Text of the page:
Do You Have Perioral Dermatitis?
“Hi Dr. Bailey,
Do you have any advice how to get rid of perioral dermatitis with clotrimazole? I am dealing with gluten/allergy and leaky gut issues and take supplements for that, because I’m sure they are related. Also, is it common to get it not only around the mouth, but on the forehead? I get itchy pimples in clusters that won’t go away for anything!
Typically, perioral dermatitis happens on the face and involves the perioral and periocular (around the eyes) skin. It can move out from there, but I have not seen it jump to the forehead. That said, an inflammatory rash like this can present differently on every person.
Perioral dermatitis usually manifests as red itchy pimples and little red blisters around the sides of the mouth. The rash may start subtly at first, but it gradually revs-up. The skin can get really red, inflamed and blotchy-looking.
The rash typically extends onto the chin, up the crease to the nose and can move to the skin around the eyes. The pustules and blisters ultimately become very red, large and “juicy” looking. Perioral dermatitis can be mistaken for acne, rosacea and facial dandruff (aka seborrheic dermatitis).
Unfortunately, this is one of those frustrating and fairly common rashes that we don’t understand. Doctors and scientists have no clue about what causes it.
There is a link between perioral dermatitis and chloride or fluoride exposure in dental products, strong prescription (halogenated) cortisone creams/ointments and asthma inhalers.
How Do Doctor’s Treat Perioral Dermatitis?
Tetracycline is the usual treatment for perioral dermatitis.
In my experience, it needs to be used for at least several months. Or else, the rash comes back quickly.
Supportive, topical prescription products help the skin heal faster.
I really don’t like putting patients on oral antibiotics, and so, I also combine a broad topical approach in the hopes that it will allow me to stop the tetracycline as soon as possible. I usually combine the oral treatment with three topical medicines. Patients layer the medicines on their rash.
The topical prescriptions I usually recommend include:
- An anti-bacterial topical (metrogel, erythromycin or cleocin topical prescriptions).
- An antifungal such as ketoconazole or clotrimazole creams.
- A mild, non-halogenated cortisone cream.
Key points are that all topical medicines need to be non-irritating, and all (except the cortisone) need to be continued for at least a month after the skin has cleared.
I usually also have my perioral dermatitis patients wash with my Calming Zinc Soap.
This naturally-hydrating and soothing soap contains medicated pyrithione zinc to help control skin yeast germs that may play a role in this rash. For years, pyrithione zinc cleanser was only available as a harsh soap called ZNP, or in harsh dandruff shampoos. Now, it’s available in this hydrating, naturally anti-inflammatory bar soap.
I have my perioral dermatitis patients use Calming Zinc indefinitely because I find that it helps prevent recurrences, too.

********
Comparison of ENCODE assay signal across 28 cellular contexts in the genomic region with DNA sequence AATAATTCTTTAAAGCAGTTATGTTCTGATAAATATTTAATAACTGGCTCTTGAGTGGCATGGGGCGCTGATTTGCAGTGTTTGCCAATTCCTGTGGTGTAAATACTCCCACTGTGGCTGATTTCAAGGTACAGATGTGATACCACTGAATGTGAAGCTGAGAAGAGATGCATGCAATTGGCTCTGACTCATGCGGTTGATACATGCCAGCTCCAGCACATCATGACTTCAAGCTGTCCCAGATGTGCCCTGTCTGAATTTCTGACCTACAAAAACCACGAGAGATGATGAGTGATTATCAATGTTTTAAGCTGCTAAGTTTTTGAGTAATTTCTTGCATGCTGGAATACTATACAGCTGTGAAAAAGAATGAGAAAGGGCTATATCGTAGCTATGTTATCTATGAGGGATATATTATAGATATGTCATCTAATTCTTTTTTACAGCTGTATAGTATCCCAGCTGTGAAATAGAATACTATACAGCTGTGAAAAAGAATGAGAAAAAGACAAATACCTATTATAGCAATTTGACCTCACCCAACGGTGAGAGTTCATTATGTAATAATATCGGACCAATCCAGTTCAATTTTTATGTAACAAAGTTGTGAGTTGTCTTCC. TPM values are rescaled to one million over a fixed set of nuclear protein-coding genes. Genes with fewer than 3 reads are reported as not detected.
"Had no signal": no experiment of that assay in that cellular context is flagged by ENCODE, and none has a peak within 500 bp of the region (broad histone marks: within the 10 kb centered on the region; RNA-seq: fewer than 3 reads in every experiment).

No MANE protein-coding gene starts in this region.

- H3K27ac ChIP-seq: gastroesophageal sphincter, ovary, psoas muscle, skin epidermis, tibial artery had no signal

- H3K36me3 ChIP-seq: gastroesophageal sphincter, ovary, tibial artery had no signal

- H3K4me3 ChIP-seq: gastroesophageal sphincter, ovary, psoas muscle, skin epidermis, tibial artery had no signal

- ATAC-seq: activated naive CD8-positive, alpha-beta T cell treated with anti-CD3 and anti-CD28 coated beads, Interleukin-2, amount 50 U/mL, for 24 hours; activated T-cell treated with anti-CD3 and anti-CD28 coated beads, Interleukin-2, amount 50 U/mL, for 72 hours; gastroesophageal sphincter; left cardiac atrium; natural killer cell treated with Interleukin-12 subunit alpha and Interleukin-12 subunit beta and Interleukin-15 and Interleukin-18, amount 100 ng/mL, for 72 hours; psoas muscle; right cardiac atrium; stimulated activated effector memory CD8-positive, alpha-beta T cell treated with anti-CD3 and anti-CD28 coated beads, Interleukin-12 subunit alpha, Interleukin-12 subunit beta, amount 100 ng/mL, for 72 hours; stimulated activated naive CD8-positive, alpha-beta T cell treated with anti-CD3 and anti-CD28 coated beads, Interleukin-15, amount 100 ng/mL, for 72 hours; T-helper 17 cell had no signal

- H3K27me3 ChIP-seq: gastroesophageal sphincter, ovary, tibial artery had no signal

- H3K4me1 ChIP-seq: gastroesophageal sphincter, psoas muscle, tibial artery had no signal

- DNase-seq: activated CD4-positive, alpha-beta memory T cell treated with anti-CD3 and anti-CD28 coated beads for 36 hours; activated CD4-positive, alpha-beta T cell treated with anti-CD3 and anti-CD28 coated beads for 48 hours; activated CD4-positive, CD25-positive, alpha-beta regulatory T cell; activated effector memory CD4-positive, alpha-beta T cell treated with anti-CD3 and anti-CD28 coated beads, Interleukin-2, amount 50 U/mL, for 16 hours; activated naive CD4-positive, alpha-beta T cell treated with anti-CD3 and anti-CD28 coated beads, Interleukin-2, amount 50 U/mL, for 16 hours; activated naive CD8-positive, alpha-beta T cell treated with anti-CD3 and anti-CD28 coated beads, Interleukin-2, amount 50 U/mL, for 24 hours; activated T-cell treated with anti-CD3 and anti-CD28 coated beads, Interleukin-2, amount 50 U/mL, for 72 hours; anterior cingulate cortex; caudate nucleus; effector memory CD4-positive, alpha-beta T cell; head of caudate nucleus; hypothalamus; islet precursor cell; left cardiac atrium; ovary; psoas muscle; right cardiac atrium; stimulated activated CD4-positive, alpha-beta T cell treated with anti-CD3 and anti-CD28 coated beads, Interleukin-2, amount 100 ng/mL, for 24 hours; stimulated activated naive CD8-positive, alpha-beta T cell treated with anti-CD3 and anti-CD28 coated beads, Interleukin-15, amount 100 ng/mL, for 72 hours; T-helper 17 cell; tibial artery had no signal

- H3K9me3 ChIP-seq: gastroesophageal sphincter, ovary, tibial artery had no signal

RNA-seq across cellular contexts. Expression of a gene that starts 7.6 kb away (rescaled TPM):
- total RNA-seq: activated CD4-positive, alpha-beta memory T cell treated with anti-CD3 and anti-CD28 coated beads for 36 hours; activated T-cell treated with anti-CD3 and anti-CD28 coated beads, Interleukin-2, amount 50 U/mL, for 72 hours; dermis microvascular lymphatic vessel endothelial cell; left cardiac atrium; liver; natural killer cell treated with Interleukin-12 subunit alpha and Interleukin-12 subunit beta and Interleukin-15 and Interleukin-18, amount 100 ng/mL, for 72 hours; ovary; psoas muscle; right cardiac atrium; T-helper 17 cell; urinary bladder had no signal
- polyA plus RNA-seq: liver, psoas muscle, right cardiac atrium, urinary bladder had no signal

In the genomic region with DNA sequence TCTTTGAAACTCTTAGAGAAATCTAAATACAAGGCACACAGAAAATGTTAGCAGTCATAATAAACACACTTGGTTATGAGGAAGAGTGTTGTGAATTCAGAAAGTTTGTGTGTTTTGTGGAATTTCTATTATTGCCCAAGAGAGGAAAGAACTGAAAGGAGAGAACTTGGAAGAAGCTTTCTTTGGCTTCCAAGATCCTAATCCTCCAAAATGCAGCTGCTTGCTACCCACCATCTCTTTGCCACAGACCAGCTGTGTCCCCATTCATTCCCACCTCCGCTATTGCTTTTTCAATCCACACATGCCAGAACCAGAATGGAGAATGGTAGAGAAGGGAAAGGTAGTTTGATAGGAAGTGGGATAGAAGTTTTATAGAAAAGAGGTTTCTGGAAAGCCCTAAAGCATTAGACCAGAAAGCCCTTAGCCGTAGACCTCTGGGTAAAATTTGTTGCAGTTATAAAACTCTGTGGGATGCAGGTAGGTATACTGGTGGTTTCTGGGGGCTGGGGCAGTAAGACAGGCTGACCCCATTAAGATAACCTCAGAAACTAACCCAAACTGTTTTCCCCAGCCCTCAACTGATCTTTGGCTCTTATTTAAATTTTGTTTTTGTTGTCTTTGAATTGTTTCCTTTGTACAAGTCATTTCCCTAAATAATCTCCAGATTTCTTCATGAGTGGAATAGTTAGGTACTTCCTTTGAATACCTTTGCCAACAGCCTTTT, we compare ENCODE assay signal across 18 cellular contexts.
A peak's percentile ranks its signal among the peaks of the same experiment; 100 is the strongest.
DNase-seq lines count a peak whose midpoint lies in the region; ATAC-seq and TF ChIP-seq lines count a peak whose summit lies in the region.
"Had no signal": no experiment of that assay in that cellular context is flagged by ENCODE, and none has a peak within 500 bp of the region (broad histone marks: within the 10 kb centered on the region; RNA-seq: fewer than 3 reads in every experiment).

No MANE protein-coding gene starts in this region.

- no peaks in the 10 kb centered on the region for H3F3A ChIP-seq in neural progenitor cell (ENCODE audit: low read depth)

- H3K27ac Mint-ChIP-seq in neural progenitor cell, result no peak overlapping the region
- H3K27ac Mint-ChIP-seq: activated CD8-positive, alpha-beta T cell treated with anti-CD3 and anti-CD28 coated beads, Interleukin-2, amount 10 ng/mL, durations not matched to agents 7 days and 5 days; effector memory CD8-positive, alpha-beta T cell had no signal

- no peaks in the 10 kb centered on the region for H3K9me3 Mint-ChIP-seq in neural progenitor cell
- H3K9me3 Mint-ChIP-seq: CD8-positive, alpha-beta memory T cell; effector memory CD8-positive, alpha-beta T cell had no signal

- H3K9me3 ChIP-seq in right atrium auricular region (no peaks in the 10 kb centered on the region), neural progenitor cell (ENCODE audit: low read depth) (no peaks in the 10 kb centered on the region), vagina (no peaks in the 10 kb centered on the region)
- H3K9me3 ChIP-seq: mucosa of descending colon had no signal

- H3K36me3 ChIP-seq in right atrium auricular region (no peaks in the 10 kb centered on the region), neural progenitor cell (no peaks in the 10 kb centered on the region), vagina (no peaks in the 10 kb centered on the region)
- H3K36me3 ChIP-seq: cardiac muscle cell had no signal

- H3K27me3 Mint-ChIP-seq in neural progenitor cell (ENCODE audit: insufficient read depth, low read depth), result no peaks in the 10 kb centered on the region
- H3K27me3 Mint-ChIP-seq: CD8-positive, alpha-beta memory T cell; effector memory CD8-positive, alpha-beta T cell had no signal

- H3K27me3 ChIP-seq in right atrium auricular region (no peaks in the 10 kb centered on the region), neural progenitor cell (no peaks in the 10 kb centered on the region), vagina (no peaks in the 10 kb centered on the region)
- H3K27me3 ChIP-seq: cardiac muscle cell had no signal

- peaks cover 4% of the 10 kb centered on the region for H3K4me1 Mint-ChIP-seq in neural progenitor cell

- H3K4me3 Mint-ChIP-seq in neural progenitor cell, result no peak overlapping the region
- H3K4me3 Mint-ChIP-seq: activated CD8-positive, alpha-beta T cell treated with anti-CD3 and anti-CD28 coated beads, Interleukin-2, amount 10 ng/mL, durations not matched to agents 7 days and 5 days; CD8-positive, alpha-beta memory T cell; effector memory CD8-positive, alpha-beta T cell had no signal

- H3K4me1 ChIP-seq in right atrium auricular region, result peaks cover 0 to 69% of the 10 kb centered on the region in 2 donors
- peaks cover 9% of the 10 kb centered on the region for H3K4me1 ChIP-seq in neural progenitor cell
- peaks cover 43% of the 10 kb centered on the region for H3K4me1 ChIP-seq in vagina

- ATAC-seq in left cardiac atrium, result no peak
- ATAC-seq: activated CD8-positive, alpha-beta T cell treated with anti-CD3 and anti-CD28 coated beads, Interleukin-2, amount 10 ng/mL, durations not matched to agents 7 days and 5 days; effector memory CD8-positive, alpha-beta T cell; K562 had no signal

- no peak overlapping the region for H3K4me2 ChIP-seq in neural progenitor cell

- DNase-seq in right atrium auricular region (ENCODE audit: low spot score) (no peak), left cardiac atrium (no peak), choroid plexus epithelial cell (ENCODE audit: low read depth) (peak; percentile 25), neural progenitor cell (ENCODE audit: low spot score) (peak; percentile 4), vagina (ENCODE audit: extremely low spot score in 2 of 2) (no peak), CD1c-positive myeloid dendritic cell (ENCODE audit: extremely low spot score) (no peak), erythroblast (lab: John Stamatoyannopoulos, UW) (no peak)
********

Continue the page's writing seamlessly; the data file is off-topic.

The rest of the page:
Also, continued exposure to fluoride and chloride-containing medicines and products needs to be avoided.
In my experience, patients who are prone to perioral dermatitis typically go through a “spell’ where they get it several times over a 2-to-5-year period.
To help heal the skin, I also incorporate Green Tea Antioxidant Skin Therapy into their complete skin care routine. Moisturizer is also important to use because dry skin has reduced barrier integrity.
I have my patients layer Daily Face Cream on top of the Green Tea as part of maintenance.
The routine looks like this:
Layered prescription medicines, if being used.
Ideally, broad spectrum mineral zinc oxide sunscreen such as EltaMD Daily SPF 40 is applied on top to prevent hyperpigmentation.
I hope this helps. Please remember, I can talk generally about perioral dermatitis. But, of course, you need to follow up with your dermatologist regarding your diagnosis; I cannot in any way make a diagnosis or give specific advice for your particular treatment over the internet.
Take this information into your treating dermatologist to be sure you have the correct diagnosis because your description is not classic for perioral dermatitis.
Cynthia Bailey MD, Dermatologist
Disclaimer: Please realize that availing yourself of the opportunity to submit and receive answers to your questions from Dr. Bailey does not confer a doctor/patient relationship with Dr. Bailey. The information provided by Dr. Bailey is general health information inspired by your question. It should not be a substitute for obtaining medical advice from your physician and is not intended to diagnose or treat any specific medical problem (and is not an extension of the care Dr. Bailey has provided in her office for existing patients of her practice). Never ignore your own doctor’s advice because of something you read here; this information is for general informational purpose only.